“For anyone who is a scientist or a parent, this moment in history is particularly scary,” said Justin Boyan, a father, Providence resident, former NASA research scientist and Senior Engineer at Google. “If you’re a scientist you understand the physics of the huge, global climate disaster which is just starting to unfold. And if you are a parent, you look everyday into the eyes off the children who will bear the brunt of that disaster.”
Boyan was speaking at State House event announcing the introduction of new carbon pricing legislation. Representative Aaron Regunberg (Democrat, District 4, Providence) and Senator Jeanine Calkin (Democrat, District 30, Warwick) with the support of a large number of environmental and climate activists, announced the Energize Rhode Island: Economic and Climate Resilience Act of 2018, legislation designed “to charge fossil fuel sellers for the carbon pollution their products cause, and invest the money in the state’s clean energy and green business sector as well as rebates sent directly to energy consumers.”
If passed, the legislation will “provide incentives for energy users to reduce their reliance on carbon-emitting fuels and encourage the development of cleaner renewable energy projects that keep Rhode Islanders’ dollars in the state and create jobs locally.”
A new Clean Energy and Jobs Fund will be established to invest in renewables and efficiency, financed by a fee of $15 per ton of greenhouse gas emissions in 2018. The legislation is designed to go into effect only Massachusetts and one other state in the region pass similar bills.
The legislation establishes that 28 percent of the fees collected would be used for climate resilience, energy efficiency, energy conservation, and renewable energy programs; 30 percent would be used to provide direct dividends to employers in the state per full-time employee; and 40 percent would be used to provide direct dividends for every single state resident. Employees and residents would receive their funds via tax credits, or checks for those not required to file taxes.
“We need to advance an economy-wide price on carbon pollution in Rhode Island now. By returning rebates to residents and businesses, and creating the Energize RI Fund, we will be investing in the clean energy economy and moving our state away from dirty sources of energy. Having the support of eight other states in the region sends a clear signal that we have now have regional strength in the shared goal of bold action on climate. We don’t have a moment to lose,” said Senator Calkin.
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“The need for this legislation has never been more critical,” said Representative Regunberg. “2017 was the worst natural disaster year in our history, and the devastating impacts of climate change are already being felt here in Rhode Island. With a federal administration hell-bent on ignoring the problem, ambitious climate action can only come from the states, and that’s why now is the time to create a regional carbon pricing strategy that will put thousands of Rhode Islanders to work bringing renewable energy and efficiency to all our communities.”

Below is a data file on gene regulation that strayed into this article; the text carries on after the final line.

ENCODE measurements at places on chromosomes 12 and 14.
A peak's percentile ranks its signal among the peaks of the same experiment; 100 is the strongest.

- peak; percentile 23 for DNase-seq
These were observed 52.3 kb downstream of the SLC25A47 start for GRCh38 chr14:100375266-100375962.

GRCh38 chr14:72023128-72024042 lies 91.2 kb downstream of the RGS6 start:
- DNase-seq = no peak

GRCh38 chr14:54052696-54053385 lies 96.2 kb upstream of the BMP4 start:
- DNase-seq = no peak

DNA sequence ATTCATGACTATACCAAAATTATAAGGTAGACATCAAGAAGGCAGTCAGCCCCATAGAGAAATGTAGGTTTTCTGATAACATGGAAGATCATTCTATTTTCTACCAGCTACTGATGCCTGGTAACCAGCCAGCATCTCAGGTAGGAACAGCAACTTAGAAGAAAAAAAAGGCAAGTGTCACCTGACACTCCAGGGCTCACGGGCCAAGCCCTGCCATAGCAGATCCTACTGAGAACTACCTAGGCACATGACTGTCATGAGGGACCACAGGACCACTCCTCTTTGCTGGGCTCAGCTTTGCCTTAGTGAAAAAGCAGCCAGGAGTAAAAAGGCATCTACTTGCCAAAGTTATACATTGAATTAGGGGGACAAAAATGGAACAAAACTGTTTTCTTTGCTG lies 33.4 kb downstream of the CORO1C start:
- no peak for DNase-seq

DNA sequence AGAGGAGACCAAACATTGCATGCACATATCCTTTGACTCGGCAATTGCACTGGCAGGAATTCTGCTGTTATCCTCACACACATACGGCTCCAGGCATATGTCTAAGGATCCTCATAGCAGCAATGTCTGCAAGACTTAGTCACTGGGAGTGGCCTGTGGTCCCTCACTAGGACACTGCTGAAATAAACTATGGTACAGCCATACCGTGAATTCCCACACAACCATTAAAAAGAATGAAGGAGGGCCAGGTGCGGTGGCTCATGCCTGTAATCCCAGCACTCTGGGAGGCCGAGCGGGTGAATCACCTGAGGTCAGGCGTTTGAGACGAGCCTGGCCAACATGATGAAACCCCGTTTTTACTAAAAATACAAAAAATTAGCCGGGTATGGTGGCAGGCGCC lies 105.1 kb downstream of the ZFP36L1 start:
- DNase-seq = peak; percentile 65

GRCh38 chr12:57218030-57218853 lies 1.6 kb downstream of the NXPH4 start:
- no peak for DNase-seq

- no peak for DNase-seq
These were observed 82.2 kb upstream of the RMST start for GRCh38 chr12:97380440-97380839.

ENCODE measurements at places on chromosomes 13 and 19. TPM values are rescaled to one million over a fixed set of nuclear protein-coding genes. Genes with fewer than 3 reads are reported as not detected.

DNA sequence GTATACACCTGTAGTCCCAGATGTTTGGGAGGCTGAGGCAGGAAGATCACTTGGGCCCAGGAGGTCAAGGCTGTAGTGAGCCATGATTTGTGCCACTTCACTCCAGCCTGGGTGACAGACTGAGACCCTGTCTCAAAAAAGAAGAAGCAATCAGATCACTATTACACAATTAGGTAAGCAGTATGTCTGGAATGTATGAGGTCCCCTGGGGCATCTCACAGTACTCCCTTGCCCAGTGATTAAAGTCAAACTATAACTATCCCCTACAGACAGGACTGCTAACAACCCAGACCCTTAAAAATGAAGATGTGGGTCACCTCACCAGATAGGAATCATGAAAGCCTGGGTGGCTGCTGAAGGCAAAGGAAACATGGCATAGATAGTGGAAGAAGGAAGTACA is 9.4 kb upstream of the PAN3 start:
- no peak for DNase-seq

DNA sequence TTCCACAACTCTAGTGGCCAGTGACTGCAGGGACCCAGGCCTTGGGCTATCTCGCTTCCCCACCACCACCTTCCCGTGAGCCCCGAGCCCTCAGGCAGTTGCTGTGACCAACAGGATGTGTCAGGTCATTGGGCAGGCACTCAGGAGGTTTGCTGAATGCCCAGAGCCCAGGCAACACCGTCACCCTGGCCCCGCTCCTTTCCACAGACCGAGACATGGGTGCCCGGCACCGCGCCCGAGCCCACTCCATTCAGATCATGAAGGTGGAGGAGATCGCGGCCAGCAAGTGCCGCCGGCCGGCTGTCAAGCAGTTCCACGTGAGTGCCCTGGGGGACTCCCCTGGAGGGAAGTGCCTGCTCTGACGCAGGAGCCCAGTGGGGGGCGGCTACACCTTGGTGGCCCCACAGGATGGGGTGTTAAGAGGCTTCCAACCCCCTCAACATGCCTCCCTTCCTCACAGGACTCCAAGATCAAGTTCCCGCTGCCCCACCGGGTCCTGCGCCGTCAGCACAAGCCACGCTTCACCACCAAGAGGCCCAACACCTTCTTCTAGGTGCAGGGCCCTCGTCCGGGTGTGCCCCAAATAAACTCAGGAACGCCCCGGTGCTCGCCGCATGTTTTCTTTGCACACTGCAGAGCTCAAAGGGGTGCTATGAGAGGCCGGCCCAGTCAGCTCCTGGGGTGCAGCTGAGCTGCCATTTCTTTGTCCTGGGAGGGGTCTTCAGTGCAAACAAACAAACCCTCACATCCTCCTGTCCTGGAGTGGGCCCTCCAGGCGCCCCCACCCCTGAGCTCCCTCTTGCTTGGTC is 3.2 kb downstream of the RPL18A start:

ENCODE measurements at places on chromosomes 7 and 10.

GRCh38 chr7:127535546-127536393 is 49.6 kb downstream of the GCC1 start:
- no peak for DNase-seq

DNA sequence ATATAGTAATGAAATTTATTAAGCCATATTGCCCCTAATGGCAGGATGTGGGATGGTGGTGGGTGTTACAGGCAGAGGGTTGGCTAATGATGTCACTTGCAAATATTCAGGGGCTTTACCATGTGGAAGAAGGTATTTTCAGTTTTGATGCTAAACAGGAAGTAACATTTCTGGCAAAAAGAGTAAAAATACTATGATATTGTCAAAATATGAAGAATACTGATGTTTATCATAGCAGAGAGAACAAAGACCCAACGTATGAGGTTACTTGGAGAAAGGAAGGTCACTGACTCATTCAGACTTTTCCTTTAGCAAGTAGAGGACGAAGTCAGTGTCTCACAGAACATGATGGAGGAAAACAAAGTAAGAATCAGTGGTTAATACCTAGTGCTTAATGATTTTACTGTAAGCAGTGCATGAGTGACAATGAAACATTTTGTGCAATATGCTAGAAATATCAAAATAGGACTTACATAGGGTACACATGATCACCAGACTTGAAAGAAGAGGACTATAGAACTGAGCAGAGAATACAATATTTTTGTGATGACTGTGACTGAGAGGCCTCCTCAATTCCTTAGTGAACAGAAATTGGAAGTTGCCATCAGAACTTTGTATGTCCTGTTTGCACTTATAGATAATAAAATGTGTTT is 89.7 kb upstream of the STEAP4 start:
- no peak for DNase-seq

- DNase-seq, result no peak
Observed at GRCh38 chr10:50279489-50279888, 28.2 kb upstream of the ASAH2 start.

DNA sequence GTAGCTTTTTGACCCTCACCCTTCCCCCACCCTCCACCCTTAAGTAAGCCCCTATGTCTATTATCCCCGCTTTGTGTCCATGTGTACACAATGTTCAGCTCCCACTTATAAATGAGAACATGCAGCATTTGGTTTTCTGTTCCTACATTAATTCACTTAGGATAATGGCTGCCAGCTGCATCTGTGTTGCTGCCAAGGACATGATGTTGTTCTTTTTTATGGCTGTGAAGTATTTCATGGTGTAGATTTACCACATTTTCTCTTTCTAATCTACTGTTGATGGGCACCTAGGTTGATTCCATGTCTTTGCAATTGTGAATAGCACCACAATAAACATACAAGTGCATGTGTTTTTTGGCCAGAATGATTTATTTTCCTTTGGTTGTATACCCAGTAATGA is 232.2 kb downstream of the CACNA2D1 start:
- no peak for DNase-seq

An economic impact study by Regional Economic Models, Inc. (REMI) estimated that the legislation would create a net growth of 1,000 to 2,000 new jobs in just the first two years of the program. It also noted that Rhode Island spends more than $3.1 billion annually on fossil fuels, nearly all of which flows out of the state. Incentivizing Rhode Islanders to switch from out-of-state fossil fuel sources to local renewables and efficiency will help keep more of that money in Rhode Island, and — according to the study — will also help protect the state from the volatile market swings that often affect these fuel prices.
“I personally used to be in favor of cap and trade systems, I think it’s nice on paper,” said Timmons Roberts, Ittleson Professor of Environmental Studies and Sociology at Brown University, “but it has not been predictable and if people need to make decisions about how much money the need to spend on energy efficiency and renewables they need to know what the price is going to be. So I think [cap and trade] is not enough.”
“So everyone here is talking about why this is a good bill,” said Kevin O’Neill, a Rhode Island business owner who runs the Conference Exchange, a software development company. “You all know there are some very loud voices in the business community talking about why it’s a bad bill… The net impact of this bill on residences and businesses will be very small and would be more often positive than negative.” O’Neill expects that his company will come out ahead once this bill goes into effect.
According to Energize RI, a coalition of community groups established to advocate for the bill, “the program will not increase energy costs for the average Rhode Island family or businesses, and in fact, will reduce costs for all Rhode Islanders in the long term. In the short term, the average Rhode Island household receives a net gain from the rebate, and even those households whose incomes are higher would have an average net cost of only $25 per year.”
Also announced at the press conference was the formation of the Carbon Costs Coalition, a multi-state coalition of state legislators from nine states, Connecticut, Maryland, Massachusetts, New Hampshire, New York, Oregon, Rhode Island, Vermont and Washington with the goal of “accurately accounting for the cost of carbon pollution and committed to the passage of carbon pricing as a regional initiative.”
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